Indian Economy Recession

413 views

Published on

Published in: Economy & Finance, Business
0 Comments
1 Like
Statistics
Notes
  • Be the first to comment

No Downloads
Views
Total views
413
On SlideShare
0
From Embeds
0
Number of Embeds
3
Actions
Shares
0
Downloads
27
Comments
0
Likes
1
Embeds 0
No embeds

No notes for slide

Indian Economy Recession

  1. 1. Well, its been a long since I wrote my last post on Indian Economy. At that time the stock market was booming and I explained how the subprime crisis was proving to be a boom for India. At that time India was a darling of the investors worldwide and dollars were pouring in. Not any more. The tide has reversed. Today the Sensex closed below 13,000. Its lowest this year. A state of gloom has engulfed the market. What actually has happened ? Well unlike the falls of the past, the current decline of stock market is related to many factors. The oil prices are touching new heights everyday. The costlier the oil, the costlier will be all those things that depends on it. Right from the Cooking Gas-the very basic item to the cost of airfare - everything has shot up. The transport costs of goods, the production costs in factory and everything in between - all has shot up. And this is the situation of almost every country in the world. In the US, they don’t give subsidy on oil, so the real world market prices are prevailing there. As a result, people have started using the oil in the most efficient way possible. It has become a rare commodity. New innovating methods of transport are being invented, the demand for big SUV has fallen sharply. The whole America is in a cut cost on oil mood. However, nothing like that sort is happening in India. Here the Government kept oil prices artificially low and provide subsidy to the customers. This is done by forcing oil companies to sell oil an a price which is lower than their actual cost. As a results oil companies are loosing everyday. Their estimated loss is Rs. 50 crore (Rs. 500 million) per day ! The loss of companies are compensated by giving them oil bonds. However, as the global oil prices are increasing everyday, it will not be possible for Government to keep oil prices artificially low for a long time. The buck will have to be passed on to the consumers. If the oil price increase continue like this, the under-recoveries of the oil marketing companies could soar this year to Rs 150,000 crore (ie. Rs. 1500000 million), or 3% of GDP. Adding fuel to the fire is the overall increase in the prices of other essential commodities. The prices of Fertilizers, which are so important for a good harvest in India, have touched the sky. Since Government can not afford to pass this price rise to poor farmers, it will have to bear the cost by giving subsidies. The situation on fertilizer front is worse than oil. The world price of urea, which was only $175/tonne in 2004, rose to $288 in April 2007, and $415 in early April 2008. Diammonium phosphate (DAP) shot up from $252/tonne in early 2007 to $752 in January 2008, and is now almost $1,300/tonne.The price of potassium chloride, a potassic fertilizer, is up from $270/tonne last year to $620/tonne. Apart from oil and fertilizers, the prices of food grain have also shot up considerably. The inflation is at an all time high level. All these factors will result in a huge subsidy bill that will eventually result in a big fiscal deficit. The government can not take the risk of increasing prices sharply in view of the coming next-year election. The only remedy left with government is to heavily borrow from the market to pay its subsidy bill. Hundreds of thousands of crores of bank funds will be diverted from productive purposes to subsidies. Companies will find that credit is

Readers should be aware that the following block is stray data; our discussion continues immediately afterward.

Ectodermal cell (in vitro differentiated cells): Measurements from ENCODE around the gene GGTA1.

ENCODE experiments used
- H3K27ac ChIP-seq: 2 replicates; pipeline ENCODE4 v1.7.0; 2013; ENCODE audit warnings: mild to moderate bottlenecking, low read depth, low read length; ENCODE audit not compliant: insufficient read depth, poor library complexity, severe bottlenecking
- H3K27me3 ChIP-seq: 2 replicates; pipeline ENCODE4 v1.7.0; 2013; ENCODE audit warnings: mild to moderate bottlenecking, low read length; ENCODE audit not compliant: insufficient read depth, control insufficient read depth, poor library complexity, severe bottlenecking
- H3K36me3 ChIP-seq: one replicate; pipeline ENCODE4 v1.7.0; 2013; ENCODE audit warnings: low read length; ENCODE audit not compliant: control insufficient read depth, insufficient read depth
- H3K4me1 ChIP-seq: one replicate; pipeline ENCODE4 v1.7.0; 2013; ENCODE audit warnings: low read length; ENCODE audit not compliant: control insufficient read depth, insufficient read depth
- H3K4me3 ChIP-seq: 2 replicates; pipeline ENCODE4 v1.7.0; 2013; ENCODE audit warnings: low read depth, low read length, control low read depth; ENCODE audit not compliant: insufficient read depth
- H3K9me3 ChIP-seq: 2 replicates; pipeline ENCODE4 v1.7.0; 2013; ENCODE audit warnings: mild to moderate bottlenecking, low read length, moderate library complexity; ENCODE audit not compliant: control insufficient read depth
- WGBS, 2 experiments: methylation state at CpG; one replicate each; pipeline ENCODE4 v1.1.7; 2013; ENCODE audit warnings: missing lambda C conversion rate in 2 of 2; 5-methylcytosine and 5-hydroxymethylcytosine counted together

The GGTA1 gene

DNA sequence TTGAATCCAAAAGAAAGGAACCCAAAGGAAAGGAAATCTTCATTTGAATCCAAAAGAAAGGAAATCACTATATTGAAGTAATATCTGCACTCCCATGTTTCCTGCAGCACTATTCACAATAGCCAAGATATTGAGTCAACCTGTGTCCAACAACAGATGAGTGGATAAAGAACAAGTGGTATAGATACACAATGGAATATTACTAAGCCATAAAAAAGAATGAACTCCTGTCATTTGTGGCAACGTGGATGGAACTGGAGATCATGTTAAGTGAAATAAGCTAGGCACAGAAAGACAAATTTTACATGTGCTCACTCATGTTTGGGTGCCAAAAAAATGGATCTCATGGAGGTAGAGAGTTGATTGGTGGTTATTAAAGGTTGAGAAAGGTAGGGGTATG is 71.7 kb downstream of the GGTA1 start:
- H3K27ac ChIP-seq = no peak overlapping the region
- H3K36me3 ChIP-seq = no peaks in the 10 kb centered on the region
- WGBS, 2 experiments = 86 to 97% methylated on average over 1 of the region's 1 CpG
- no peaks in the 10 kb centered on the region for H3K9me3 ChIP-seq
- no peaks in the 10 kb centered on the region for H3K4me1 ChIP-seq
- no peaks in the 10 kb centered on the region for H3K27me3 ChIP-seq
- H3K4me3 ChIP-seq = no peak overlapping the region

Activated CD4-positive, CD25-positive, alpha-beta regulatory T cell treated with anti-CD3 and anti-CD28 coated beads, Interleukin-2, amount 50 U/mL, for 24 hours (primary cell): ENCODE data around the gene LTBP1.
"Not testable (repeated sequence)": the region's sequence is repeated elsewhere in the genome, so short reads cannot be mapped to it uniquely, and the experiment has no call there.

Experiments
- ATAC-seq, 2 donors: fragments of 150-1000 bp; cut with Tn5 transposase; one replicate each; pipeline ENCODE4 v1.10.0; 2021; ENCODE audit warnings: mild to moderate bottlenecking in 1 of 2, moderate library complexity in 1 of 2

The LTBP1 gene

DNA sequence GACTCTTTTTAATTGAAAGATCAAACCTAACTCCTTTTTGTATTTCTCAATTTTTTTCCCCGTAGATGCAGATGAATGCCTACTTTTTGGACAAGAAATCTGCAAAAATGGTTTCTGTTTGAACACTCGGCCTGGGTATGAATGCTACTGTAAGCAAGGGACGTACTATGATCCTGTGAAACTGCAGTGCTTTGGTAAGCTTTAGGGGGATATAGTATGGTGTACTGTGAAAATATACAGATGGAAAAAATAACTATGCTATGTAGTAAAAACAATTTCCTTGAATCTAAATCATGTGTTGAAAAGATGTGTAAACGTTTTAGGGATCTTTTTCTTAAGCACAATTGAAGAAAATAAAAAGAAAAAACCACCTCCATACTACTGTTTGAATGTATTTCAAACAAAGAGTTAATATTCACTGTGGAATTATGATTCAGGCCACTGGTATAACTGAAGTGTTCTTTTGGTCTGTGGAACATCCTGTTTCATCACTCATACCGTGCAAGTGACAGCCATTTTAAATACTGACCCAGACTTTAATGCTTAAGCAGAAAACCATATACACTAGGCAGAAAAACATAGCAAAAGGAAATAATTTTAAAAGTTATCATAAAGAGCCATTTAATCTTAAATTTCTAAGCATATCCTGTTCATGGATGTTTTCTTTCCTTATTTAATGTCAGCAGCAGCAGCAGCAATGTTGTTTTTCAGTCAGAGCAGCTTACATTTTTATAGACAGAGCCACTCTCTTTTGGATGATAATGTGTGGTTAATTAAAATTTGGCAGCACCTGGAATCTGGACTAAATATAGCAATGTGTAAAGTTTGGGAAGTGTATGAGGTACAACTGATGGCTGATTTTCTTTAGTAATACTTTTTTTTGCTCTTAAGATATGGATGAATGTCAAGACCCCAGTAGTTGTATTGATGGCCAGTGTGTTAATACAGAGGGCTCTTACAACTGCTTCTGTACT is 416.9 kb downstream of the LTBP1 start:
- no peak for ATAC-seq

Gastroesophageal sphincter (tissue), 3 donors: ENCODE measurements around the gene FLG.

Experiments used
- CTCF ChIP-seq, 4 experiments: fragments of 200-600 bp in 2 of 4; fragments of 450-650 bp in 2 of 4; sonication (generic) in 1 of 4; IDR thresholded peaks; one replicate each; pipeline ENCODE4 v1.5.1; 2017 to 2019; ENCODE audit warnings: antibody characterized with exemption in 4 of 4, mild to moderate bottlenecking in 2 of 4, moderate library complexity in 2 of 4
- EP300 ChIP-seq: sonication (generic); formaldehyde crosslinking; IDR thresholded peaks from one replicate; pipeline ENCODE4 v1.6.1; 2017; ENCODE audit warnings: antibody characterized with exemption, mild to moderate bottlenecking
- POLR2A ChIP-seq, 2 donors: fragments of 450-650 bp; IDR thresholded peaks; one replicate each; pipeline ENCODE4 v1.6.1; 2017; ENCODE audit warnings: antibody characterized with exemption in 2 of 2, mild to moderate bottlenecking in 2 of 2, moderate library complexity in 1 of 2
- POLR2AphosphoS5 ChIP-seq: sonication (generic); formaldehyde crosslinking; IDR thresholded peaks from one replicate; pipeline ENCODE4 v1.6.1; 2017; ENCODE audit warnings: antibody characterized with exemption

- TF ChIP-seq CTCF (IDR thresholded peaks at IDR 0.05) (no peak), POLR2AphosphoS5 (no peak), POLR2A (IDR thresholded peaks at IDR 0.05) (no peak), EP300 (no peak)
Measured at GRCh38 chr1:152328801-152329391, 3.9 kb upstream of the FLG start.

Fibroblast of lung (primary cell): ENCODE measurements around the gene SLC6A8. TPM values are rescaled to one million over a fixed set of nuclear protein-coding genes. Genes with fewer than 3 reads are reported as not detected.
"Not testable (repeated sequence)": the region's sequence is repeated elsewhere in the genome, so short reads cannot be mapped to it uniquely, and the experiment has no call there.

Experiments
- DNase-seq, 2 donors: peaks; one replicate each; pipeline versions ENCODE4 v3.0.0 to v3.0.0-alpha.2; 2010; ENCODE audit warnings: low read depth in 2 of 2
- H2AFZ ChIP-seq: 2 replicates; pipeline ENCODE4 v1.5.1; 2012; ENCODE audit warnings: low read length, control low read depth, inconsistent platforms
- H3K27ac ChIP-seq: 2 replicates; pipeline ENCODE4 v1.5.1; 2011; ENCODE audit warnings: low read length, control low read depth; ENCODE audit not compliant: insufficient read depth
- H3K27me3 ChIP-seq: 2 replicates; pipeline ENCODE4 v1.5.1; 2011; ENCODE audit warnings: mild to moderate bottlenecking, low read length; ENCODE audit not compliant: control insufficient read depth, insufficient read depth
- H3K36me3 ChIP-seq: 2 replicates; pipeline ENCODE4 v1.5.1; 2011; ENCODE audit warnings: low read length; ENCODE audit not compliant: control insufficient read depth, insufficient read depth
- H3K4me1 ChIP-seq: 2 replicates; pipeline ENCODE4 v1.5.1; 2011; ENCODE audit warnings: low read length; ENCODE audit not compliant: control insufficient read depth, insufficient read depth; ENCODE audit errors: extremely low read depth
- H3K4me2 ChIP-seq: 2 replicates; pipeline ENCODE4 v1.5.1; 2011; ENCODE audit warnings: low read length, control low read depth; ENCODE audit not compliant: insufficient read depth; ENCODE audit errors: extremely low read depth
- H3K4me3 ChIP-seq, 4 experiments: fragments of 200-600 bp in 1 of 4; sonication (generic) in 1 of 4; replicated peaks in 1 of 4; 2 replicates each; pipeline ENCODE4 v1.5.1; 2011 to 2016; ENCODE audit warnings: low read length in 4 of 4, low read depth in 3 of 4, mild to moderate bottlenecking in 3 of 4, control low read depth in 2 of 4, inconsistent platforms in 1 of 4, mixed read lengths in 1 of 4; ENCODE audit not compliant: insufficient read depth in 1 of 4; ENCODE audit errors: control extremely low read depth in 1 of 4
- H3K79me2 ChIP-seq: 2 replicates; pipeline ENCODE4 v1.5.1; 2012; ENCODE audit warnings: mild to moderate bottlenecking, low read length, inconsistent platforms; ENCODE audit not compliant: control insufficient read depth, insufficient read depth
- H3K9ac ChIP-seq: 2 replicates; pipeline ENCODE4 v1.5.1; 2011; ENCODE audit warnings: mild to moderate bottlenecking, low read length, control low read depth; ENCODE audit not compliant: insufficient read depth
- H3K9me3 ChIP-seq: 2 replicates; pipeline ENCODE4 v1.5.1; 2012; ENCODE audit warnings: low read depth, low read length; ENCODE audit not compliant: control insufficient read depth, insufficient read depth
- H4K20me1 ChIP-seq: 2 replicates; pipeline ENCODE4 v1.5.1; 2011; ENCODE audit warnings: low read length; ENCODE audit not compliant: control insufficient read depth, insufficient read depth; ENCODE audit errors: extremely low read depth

2. 2. not available, except at high interest rates. Economic growth, which is already being slowed by a global recession, will slow down further. Further, there will be additional costs of the 6th Pay Commission whose recommendations will be implemented this year. Though marginally, the increase in the salary of government employees will also affect the Government’s credit standing while emptying its coffer a little more. The interest of FIIs (Foreign Institutional Investors) in Indian Stock Market has already diminished. As the entire global economy is in a recession phase, most big investors are preferring liquidity over tangible investments. No wonder billions of dollars have been pumped out of Indian Stock Market in the recent few months. One more bad news is coming from Middle East where there are reports of a possible Missile attack by Israel (with the backing of US) on the suspected nuclear facilities of Iran. If this happens, it will shoot the oil prices further as Iran may adopt any course of action in retaliation like stopping its oil production or destroying oil carrying ships in the gulf. Though the US is least likely to ask Israel to go for an attack on Iran given its own tight situation on oil at home, you never know what can happen in th nest moment. Remember this is the last year of George Bush’s tenure. He can do the most unpredictable things. So, as explained above, the overall economic scenario in India is not very bright. I don’t know for how long this phase will last. As of now, we can only pray that the situation improve soon. Only God knows what’s in store for India. Meanwhile be prepared for the tough times. Indian economy inflation oil prices sensex share stock marker subsidy

×